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27.7.04

Manchester Baroque Conference (Part 5)

This is a continuation of Ionarts coverage of the Eleventh Biennial International Conference on Baroque Music in Manchester, England. Here are Part 1, Part 2, Part 3, and Part 4.

Other interesting research I heard about in Manchester include a paper (abstract) by Deborah Kauffman on a particular musical arrangement she calls violons en basse. That is the label applied by Jean-Jacques Rousseau, in a letter to Grimm, to a technique found in French motets, ballets, and operas, in which the musical texture is reduced to treble instruments and a treble voice, with the violins playing a basse continue line in their own register. (Praetorius uses the humorously diminutive term bassette for the same concept.) This practice is related to the contrasting sound of the petit chœur and is used by composers, Prof. Kauffman believes, to signify youth, innocence, the pastoral, and peace. For this paper, she identified 33 examples of this sort of musical texture, from pieces dated 1701 to 1753, enough to place this technique in the "common musical language of topics that was so central to eighteenth-century rhetoric."

The most convincing pieces she presented as typical of this association included the opening of Couperin's motet Adolescentulus sum ego (1703); "Sur ces bords fortunés, sung by Diane in the prologue of Rameau's opera Hippolyte et Aricie (1733); and "Regnez, aimable paix," sung by L'Amour in the same prologue; "Monarche redouté," Orpheus's plea to Pluto for Eurydice's life (sung by soprano), in Cléreambault's Orphée (1710); and "Tout cède au charme" in the first act of Rameau's Naïs (1749), in which Neptune, in disguise, attempts to woo a young nymph. In the question period following this paper, Jean-Paul Montagnier added that numerous examples can be found in the work of Charles-Hubert Gervais, and Lionel Sawkins said the same is true of the motets of Michel-Richard de Lalande, where there are about 30 or 40 such examples, by his estimation. Catherine Gordon-Seifert suggested that the rhetorical significance of the technique was more general, perhaps presenting a musical sound that was distinctly feminine.

Cellist and musicologist John Lutterman gave a paper on the Bach Suites for Solo Cello as Artifacts of Improvisational Practices (abstract), which dealt more generally with the question of the concept of a finished written work (a modern concept) and notated music as a basis for improvisation and spontaneous recomposition (a much more Baroque concept). In this way of looking at especially Baroque music for solo instruments, the written score may be simply a road map to show a performer how to improvise. The solo cello suites will always be fascinating (see the Ionarts double review of Mischa Maisky's recent performance in Washington), but it was not really clear how Lutterman thinks these ideas should be applied to performances of them, although it is an interesting concept.

The most exciting of the many Bach sessions was a round table led by Christoph Wolff, who teaches at Harvard and is the director of the Bach-Archiv in Leipzig. The Bach-Archiv (founded and supported by the East Germans before reunification) and the Johann-Sebastian-Bach-Institut in Göttingen (supported by the West Germans), working in tandem, have nearly completed the absolutely indispensable critical edition of the works of J. S. Bach, the Neue Bach-Ausgabe (NBA), and they now plan to extend their editing work to other members of the Bach family. The work on the NBA has thoroughly revolutionized our understanding of the works of J. S. Bach, and I have no doubt that the new editions will do the same. The other major research projects undertaken by the Bach-Archiv include a thorough combing of primary documents housed in small archives around Germany. This type of work—examining one by one every possible financial or personal document for any information about Bach—is something that individual scholars could never undertake, but a research institution like the Bach-Archiv can and is doing. According to Prof. Wolff's report, they have already found a number of significant documents in this way, previously unknown, and more will almost certainly come to light. Yoshitake Kobayashi and Kirsten Beisswenger presented their work on a catalogue of copyists' hands in sources used to compile the NBA, painstaking paleographical work that will also be published by the Bach-Archiv.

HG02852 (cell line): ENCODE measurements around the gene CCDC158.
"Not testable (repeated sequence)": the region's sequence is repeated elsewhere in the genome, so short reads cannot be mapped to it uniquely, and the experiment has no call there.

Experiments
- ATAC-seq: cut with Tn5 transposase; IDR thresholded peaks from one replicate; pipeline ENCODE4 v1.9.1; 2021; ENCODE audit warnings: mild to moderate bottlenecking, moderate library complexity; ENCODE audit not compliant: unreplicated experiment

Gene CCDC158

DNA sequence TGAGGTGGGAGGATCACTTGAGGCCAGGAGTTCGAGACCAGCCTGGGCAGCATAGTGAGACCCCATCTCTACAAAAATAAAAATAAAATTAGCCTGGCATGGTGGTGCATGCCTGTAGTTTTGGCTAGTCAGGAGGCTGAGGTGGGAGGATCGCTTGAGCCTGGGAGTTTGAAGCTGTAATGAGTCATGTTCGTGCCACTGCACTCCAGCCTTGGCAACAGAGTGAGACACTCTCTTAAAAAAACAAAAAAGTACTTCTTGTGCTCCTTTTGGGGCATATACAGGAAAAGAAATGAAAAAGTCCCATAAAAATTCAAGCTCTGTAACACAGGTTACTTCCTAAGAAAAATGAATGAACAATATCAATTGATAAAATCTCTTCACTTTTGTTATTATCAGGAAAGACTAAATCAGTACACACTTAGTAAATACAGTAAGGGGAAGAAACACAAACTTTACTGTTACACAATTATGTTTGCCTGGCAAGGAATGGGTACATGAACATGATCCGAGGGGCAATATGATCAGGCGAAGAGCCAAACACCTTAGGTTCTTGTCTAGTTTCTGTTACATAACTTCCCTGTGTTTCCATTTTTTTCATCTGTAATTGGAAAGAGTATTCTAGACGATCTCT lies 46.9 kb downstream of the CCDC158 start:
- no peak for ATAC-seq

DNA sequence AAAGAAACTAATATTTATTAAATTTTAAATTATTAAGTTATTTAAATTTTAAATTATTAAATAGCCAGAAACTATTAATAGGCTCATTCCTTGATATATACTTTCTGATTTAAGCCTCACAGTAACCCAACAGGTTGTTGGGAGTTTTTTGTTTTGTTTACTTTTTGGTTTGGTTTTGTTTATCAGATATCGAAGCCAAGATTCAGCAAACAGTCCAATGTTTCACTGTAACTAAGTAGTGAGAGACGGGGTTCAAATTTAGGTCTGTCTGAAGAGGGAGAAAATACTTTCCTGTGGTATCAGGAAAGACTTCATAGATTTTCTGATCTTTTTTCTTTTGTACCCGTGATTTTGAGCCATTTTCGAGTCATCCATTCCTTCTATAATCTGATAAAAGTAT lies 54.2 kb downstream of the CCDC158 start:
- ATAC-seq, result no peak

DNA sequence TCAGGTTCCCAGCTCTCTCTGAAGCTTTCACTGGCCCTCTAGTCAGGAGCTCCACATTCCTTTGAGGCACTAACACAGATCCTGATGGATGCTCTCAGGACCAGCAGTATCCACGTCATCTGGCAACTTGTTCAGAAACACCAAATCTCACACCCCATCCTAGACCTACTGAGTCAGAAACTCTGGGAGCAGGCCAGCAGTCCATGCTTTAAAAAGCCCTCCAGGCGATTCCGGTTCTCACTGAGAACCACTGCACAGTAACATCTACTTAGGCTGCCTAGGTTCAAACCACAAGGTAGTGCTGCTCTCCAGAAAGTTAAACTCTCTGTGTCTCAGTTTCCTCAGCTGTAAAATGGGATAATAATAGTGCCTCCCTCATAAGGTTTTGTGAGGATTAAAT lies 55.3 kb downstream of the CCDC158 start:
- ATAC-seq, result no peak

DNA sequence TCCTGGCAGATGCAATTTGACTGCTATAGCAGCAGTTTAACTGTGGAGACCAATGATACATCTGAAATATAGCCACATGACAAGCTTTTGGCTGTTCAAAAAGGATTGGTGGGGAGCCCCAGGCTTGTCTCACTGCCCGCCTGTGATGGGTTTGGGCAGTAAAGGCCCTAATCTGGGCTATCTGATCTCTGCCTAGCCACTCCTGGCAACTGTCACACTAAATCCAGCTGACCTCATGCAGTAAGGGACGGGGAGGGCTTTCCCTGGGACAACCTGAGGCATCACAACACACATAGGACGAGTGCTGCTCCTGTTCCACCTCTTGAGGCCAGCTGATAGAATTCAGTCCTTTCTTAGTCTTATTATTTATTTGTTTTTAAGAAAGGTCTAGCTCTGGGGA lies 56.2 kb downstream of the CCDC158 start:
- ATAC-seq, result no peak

Other sessions I found interesting included Élisabeth Gallat-Morin's paper (abstract) on the presence and performance of French Baroque music in New France (Canada); the discussion session on starting an association of scholars interested in examining J. S. Bach's music in its theological and liturgical contexts (abstract); and Peter Holman's paper (abstract) on Italian cellist and composer Lorenzo Bocchi's career in Edinburgh and Dublin. There were many more that I could not attend.

Go to Part 6.

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